posted by brainmouse at 3:59 PM on May 12, 2014

Oops one mistake in that last comment -- because the non-matches will be Blank instead of 0, you'll need your final countifs to look slightly different:

To count all instances of A and A alone, it should look like:
=COUNTIFS(\$B:\$B,1,\$C:\$C,"",\$D:\$D,"")

With quotes surrounding nothing replacing the 0s.
posted by brainmouse at 4:05 PM on May 12, 2014

Excel is a million or so, 65k is from ancient versions.

Also I could do this in about 40 seconds in Stata or R with a few lines of code. Consider investing time in those languages if this will be a recurring challenge of your work. If you do send me a message and I'd be happy to code this particular issue for you as a learning guide.

e.g.
Keep if vector=A | vector=B
...
posted by jjmoney at 4:31 PM on May 12, 2014 [1 favorite]

OK, I took your nomenclature to mean that there might or might not be something entered into each of the A, B and C column cells that would be different for each row, and you want to know how complete your data set is. A simple way to deal with this is to use the next three columns to store 3 if/isblank statements directed at the cells in A, B and C. Assign each one a different number such that A, B, C, A+B, A+C, B+C and A+B+C all equal different sums (hint: 1, 3 and 5 work). So going across, your 3 if/isblank statements will be:=IF(ISBLANK(a1),0,1) =IF(ISBLANK(B1),0,3) and =IF(ISBLANK(C1),0,5)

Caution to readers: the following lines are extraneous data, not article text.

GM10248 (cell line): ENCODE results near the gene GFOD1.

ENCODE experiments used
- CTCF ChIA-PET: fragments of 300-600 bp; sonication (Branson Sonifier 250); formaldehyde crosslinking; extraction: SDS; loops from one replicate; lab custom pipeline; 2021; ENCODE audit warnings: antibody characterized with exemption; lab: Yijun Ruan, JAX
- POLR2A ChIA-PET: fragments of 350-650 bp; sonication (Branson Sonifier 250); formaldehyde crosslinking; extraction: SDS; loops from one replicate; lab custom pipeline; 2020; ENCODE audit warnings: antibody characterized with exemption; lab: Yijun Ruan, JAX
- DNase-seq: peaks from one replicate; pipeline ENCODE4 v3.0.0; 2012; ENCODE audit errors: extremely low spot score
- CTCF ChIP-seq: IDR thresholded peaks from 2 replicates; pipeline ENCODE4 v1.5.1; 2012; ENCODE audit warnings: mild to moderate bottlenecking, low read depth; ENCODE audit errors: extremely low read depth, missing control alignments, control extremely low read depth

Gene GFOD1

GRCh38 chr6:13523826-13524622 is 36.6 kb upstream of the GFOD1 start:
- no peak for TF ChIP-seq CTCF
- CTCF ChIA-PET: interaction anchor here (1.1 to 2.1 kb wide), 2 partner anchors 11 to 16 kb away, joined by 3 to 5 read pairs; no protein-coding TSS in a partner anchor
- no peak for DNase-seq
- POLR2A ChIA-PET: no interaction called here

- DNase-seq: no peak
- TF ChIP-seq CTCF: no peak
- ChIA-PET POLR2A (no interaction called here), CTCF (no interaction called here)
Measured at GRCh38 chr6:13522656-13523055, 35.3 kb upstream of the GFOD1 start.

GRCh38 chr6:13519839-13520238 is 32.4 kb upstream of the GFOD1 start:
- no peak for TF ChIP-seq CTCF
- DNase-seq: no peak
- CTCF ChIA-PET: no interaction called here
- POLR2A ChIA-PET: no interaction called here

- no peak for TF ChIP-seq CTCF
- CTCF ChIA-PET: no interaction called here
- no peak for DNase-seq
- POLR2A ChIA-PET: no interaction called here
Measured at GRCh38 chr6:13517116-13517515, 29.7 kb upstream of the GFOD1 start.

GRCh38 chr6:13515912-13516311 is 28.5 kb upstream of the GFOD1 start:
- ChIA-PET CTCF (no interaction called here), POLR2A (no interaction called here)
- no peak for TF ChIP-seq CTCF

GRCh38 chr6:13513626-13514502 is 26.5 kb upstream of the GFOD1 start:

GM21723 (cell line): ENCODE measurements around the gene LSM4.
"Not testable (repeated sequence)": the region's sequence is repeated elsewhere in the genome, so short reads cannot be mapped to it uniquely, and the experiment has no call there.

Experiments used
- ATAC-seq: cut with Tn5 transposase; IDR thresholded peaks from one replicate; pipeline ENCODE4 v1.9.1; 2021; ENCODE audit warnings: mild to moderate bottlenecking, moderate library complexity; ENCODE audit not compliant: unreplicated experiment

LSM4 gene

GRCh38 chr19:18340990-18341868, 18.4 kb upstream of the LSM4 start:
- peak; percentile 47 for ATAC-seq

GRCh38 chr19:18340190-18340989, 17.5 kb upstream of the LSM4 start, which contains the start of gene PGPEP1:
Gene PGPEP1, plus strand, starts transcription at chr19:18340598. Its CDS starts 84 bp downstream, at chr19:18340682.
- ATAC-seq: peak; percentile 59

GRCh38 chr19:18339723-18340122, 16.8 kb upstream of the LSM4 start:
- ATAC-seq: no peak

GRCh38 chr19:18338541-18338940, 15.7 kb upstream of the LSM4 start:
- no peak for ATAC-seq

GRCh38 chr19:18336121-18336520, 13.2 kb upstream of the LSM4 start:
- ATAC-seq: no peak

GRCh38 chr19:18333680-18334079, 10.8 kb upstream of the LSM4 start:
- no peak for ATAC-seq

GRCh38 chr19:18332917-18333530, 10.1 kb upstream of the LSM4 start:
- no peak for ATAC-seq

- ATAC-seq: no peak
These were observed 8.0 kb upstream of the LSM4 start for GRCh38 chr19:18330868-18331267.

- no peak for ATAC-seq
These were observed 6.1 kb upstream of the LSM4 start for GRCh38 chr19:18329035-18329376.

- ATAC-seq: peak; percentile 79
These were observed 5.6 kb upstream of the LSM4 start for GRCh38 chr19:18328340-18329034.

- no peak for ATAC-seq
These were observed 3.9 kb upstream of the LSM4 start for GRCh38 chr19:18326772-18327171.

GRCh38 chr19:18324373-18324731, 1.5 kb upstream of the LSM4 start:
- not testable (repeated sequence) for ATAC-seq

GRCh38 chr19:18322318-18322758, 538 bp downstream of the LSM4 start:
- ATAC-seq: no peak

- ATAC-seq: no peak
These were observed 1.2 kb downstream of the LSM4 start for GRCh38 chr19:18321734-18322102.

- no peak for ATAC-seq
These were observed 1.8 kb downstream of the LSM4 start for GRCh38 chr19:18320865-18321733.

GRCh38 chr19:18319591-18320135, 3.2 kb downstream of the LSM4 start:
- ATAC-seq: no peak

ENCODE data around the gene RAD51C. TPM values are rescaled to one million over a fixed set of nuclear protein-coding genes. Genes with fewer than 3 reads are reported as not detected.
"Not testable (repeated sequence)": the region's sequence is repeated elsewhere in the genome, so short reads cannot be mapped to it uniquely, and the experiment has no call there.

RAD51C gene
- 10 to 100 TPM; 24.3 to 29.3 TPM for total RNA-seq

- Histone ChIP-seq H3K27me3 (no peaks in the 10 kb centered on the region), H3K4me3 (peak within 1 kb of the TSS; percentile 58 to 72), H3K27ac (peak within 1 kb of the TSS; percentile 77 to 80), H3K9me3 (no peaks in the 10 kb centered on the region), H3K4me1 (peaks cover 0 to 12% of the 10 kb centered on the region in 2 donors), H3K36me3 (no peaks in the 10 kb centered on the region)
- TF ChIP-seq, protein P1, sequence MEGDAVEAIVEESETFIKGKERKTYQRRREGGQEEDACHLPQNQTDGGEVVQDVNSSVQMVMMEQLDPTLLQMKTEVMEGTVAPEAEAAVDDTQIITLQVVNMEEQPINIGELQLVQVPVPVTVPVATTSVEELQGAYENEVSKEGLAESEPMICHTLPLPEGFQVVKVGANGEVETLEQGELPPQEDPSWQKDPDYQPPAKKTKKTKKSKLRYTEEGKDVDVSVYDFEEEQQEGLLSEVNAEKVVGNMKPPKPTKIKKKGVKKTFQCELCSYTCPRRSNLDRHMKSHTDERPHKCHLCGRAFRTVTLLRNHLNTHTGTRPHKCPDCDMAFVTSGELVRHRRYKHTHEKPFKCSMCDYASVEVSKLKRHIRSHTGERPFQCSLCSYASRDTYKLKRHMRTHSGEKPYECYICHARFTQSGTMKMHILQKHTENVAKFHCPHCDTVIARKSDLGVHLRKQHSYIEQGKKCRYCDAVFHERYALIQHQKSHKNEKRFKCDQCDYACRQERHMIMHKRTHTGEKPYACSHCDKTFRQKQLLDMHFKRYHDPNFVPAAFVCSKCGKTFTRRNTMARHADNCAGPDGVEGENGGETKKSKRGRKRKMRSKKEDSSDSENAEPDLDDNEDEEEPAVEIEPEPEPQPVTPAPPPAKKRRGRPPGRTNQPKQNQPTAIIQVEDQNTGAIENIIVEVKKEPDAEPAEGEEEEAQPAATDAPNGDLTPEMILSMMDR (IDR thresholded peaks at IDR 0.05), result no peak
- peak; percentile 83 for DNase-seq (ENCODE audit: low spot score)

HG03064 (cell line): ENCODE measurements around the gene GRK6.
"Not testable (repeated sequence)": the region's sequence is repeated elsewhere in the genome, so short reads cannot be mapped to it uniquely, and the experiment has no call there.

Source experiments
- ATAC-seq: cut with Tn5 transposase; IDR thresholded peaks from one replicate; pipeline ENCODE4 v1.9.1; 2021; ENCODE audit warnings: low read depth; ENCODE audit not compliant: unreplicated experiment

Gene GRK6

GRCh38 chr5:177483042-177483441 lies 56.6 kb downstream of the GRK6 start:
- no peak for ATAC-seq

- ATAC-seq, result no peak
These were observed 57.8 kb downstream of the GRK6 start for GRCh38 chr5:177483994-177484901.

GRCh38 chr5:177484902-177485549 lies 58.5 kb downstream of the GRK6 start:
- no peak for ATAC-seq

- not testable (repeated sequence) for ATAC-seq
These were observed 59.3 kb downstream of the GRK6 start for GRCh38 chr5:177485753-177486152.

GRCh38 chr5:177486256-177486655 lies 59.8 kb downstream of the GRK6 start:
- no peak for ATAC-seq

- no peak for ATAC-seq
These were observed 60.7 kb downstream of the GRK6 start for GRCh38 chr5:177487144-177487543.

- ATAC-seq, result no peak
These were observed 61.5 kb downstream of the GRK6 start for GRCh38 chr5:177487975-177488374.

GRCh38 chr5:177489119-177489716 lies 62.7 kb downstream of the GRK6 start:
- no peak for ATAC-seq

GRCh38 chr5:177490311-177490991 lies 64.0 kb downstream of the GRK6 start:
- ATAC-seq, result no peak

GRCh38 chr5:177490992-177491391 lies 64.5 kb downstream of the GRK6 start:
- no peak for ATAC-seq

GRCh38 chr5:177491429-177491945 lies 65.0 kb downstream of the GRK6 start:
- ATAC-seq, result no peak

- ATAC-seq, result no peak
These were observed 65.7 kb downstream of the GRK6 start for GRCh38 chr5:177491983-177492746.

In the next column, add the results. Finally, set up a table that uses =COUNTIF pegged to each indicator sum against the column where you stored that. For example, for A+B it would count the occurrences of the number 4 (1 for A plus 3 for B) in column G, like so: =COUNTIF(G:G,4).
posted by carmicha at 5:59 PM on May 12, 2014 [1 favorite]

A little program for Association Rule Induction.
posted by the big lizard at 5:16 AM on May 13, 2014 [1 favorite]

Apologies for the long delay in getting back to this thread, and many thanks to the respondents.

I tried playing around with the COUNTIFS function, but couldn't quite get it sussed. I'm woefully weak with PivotTables as well. So I'll keep working on this as it'll be a good way to build my skills.

In the end, I ran out of time & had to resort to a pretty kludge-y method -- adding multiple columns, assigning values (1,3,5) -- thanks carmicha! -- to the three possible values for the second column, then summing these values on changes in the first column. Yuck.

As I say, will keep playing with more efficient & elegant solutions. I may also be able to generate the original data that's more amenable to this kind of analysis.

Thanks again to all!
posted by woodman at 5:23 AM on May 28, 2014